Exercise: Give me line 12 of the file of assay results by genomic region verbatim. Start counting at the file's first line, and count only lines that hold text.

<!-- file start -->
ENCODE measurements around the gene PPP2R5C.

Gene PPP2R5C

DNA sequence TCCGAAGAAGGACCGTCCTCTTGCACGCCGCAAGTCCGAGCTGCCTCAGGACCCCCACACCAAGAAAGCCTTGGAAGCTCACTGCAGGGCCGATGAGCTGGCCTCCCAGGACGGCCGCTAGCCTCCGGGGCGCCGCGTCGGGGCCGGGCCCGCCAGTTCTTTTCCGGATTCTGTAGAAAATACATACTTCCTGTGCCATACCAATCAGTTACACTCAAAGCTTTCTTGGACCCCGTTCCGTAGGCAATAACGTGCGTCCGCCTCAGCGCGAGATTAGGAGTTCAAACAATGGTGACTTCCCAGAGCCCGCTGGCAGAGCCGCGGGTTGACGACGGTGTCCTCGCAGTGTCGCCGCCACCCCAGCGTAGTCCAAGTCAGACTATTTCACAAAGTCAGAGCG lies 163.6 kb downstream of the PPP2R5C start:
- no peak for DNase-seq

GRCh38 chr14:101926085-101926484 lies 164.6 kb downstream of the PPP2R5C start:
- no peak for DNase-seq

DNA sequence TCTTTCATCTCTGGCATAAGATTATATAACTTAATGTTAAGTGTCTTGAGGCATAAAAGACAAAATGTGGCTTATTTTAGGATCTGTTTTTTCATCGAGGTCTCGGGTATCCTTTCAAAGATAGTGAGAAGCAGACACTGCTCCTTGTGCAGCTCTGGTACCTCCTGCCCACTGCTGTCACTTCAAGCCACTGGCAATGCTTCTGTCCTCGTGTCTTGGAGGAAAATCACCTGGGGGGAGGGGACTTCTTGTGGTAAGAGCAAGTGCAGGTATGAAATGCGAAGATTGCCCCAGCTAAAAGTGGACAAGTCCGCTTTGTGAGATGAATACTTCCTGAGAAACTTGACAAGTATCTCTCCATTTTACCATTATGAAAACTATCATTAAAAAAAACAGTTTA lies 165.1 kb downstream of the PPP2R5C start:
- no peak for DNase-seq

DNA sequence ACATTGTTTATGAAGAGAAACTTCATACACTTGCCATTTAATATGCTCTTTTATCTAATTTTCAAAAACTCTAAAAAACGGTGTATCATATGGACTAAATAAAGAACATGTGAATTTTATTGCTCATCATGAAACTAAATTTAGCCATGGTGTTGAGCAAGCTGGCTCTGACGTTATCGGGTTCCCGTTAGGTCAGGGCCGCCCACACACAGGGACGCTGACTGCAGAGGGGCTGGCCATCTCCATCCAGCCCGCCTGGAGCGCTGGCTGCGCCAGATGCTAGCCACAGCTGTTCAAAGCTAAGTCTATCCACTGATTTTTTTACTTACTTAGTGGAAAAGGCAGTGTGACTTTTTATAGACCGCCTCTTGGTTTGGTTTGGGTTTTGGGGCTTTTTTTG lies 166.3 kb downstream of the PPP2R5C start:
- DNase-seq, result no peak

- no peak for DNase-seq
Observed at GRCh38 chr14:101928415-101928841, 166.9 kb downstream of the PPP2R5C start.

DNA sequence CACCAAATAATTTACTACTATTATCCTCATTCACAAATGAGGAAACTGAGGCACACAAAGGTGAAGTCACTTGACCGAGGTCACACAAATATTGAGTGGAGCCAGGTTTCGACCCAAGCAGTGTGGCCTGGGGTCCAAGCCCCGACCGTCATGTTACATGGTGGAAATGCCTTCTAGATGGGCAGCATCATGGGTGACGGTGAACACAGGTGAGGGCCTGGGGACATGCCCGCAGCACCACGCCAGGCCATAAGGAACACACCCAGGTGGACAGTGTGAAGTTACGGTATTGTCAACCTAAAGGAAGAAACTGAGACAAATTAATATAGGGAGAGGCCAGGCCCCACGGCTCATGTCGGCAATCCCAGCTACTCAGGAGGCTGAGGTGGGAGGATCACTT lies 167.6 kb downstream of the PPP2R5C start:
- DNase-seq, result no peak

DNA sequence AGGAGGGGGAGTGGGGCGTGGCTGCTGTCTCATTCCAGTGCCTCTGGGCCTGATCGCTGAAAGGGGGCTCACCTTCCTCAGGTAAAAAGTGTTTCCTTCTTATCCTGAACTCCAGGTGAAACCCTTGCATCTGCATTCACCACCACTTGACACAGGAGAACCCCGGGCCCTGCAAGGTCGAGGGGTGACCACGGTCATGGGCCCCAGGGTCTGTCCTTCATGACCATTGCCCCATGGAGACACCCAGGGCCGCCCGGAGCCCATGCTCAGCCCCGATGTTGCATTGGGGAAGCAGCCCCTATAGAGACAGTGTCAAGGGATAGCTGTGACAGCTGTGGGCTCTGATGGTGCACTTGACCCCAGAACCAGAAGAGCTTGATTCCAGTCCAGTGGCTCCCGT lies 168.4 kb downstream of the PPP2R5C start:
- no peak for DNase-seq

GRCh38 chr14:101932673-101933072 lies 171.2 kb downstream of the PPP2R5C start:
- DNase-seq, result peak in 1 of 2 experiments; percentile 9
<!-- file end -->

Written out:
Observed at GRCh38 chr14:101928415-101928841, 166.9 kb downstream of the PPP2R5C start.